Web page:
In addition, there is absolutely no real science behind any of the DSM/ICD diagnoses. All of them were developed in committee rooms inhabited by mostly elderly white psychiatrists, many of whom represented the financial interests of the pharmaceutical industry. When I do write down a DSM or ICD diagnosis for a patient, and only at a patient’s request, it is usually because they need it to submit their claim to an insurance company (Unfortunately, that is the way things are in this society). The diagnosis I use is almost always “Post Traumatic Stress Disorder,” for several reasons:

  1. It is the closest thing to a real diagnosis in the entire list of diagnoses, in that anyone who is having enough emotional difficulties to seek help has had personal trauma of some sort as one of the factors that caused their difficulties.
  2. From a developmental point of view, the stage of development we are in or approaching when trauma occurs is a good predictor of how, when, and where it will manifest itself in a person’s life.
  3. The term itself, “Post traumatic stress disorder,” is sufficiently vague and innocuous to the public to make the term less of a problem for an individual than terms such as schizophrenia, psychopathic or sociopathic personality or borderline personality disorder, none of which have any real scientific meaning.

I approach human (not medical) diagnosis as a strictly developmental issue. This is because of the influence of Margaret Mahler on my training, with some influence from Donald Winnicott, Edith Jacobson, Anna Freud, Renee Spitz, Heinz Kohut, and Ruben and Gertrude Blanck. I come primarily from Mahler’s framework and was supervised by her. Therefore, any real diagnosis that I do comes from an ego-developmental point of view.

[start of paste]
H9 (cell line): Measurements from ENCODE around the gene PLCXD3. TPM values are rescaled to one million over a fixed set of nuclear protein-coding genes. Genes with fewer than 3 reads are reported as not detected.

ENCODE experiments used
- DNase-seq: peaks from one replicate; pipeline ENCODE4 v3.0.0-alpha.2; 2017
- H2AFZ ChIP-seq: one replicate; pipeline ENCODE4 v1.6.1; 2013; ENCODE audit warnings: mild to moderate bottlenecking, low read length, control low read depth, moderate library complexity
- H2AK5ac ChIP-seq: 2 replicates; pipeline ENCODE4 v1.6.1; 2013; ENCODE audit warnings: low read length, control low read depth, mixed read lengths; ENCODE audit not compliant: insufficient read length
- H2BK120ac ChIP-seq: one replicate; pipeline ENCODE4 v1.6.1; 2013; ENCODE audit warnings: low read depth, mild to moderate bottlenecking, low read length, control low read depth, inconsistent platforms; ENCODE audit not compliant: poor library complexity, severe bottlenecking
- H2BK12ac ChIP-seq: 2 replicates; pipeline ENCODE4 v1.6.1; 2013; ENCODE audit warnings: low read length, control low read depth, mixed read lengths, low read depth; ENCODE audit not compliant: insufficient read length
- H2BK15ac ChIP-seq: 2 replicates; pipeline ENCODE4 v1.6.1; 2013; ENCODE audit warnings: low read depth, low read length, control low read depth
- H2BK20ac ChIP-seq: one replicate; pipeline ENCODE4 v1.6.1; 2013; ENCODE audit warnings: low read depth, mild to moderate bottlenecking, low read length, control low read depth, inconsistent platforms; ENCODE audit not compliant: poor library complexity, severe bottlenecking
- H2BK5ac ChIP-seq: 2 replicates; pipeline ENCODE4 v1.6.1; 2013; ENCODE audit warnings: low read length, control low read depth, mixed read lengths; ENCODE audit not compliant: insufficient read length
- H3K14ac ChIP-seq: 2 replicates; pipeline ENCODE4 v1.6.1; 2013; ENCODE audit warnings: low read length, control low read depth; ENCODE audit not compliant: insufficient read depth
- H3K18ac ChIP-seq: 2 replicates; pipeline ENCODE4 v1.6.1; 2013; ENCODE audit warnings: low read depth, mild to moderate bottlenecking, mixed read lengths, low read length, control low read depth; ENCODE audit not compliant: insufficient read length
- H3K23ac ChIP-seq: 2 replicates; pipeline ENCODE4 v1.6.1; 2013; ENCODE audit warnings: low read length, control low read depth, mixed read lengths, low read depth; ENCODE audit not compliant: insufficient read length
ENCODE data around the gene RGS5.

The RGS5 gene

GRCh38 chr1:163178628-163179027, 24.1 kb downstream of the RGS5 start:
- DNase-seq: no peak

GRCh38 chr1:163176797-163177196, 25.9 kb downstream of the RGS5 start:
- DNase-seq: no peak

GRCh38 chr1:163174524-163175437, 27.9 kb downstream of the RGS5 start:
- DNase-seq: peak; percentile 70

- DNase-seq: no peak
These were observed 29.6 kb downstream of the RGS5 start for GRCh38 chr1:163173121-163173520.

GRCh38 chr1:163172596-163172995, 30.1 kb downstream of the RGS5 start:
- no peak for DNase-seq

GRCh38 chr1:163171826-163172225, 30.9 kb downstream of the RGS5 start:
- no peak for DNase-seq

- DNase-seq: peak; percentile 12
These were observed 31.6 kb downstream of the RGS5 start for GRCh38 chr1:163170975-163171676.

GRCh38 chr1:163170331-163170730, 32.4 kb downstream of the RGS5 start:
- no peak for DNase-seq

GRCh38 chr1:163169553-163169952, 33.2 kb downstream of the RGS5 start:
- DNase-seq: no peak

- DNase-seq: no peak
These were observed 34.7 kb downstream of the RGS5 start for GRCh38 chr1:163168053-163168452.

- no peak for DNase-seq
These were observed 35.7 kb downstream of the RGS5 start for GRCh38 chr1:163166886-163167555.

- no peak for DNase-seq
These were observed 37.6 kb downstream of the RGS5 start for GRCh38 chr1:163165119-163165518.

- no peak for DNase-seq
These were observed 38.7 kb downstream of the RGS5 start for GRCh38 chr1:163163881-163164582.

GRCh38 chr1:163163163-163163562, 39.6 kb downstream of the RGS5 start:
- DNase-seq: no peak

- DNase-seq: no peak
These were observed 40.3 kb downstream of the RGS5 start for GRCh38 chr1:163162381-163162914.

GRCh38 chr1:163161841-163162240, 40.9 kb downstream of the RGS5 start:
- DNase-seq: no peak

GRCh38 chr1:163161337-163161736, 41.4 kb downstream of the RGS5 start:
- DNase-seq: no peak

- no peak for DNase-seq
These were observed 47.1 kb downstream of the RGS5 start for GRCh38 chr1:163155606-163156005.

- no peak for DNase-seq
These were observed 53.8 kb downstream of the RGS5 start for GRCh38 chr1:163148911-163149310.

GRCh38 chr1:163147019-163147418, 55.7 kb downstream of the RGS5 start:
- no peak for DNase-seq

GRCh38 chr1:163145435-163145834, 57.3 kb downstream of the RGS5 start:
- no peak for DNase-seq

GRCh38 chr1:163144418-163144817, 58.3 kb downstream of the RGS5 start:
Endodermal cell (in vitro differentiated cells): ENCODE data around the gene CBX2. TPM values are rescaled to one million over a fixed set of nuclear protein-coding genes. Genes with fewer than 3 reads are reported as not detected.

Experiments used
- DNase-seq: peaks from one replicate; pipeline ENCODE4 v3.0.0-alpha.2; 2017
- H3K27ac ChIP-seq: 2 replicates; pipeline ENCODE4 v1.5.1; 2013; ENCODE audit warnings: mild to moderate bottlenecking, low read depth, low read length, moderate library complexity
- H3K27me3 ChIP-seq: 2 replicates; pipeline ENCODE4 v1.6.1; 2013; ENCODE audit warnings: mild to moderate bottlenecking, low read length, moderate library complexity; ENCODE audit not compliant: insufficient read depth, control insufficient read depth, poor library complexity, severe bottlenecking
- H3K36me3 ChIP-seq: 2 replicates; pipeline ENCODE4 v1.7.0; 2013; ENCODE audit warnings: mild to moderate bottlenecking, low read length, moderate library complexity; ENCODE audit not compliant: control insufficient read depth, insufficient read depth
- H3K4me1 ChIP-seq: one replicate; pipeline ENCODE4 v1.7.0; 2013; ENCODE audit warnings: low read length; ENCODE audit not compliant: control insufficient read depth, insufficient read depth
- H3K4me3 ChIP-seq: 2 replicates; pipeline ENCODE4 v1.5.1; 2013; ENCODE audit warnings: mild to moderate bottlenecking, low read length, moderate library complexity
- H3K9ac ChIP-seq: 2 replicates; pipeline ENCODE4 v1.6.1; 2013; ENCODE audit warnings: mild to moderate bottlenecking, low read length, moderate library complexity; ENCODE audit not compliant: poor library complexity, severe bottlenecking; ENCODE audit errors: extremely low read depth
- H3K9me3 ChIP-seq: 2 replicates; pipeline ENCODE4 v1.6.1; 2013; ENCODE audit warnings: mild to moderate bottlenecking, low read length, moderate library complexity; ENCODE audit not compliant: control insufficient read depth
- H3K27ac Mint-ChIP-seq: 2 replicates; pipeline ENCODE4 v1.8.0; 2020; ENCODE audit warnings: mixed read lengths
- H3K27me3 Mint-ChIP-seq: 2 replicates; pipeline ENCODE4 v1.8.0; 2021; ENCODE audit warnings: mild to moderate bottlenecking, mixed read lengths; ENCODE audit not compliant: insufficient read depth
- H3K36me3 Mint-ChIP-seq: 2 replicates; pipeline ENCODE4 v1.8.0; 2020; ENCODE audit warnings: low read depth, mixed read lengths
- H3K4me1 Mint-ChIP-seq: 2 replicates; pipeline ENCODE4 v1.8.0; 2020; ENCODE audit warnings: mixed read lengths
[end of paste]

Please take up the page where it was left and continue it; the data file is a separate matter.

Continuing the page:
The Causes of Borderline States

When looking at a detailed history of people commonly diagnosed by others as “borderline personality,” I and others have found that these people have experienced emotional trauma at around the time in development when children make and solidify their attachment to the mother figure. To be a bit more specific, it is associated with trauma during that time frame and there is always deprivation around that time frame also. I am sorry for making it such a complicated thing, but when you don’t simply slap a diagnostic label on somebody, but are instead dealing with a real live very unique individual and their complex developmental problems, the issues are no longer simple. In addition, to perceive a human being as literally being a diagnostic category—a “Schizophrenic” or a “Borderline” –dehumanizes that person.

The cause of “Borderline Personality Disorder” as with all of the “made-up” psychiatric diseases, is trauma at various times and stages in a person’s development. That is why taking a carefully detailed history of that person’s development, events in his life, and memories in his life is so important. All extreme mental states, whether with someone diagnosed as schizophrenic, borderline, neurotic, etc. which are meaningless terms, are the result of things gone awry or not having been negotiated at various stages in development, resulting in trauma.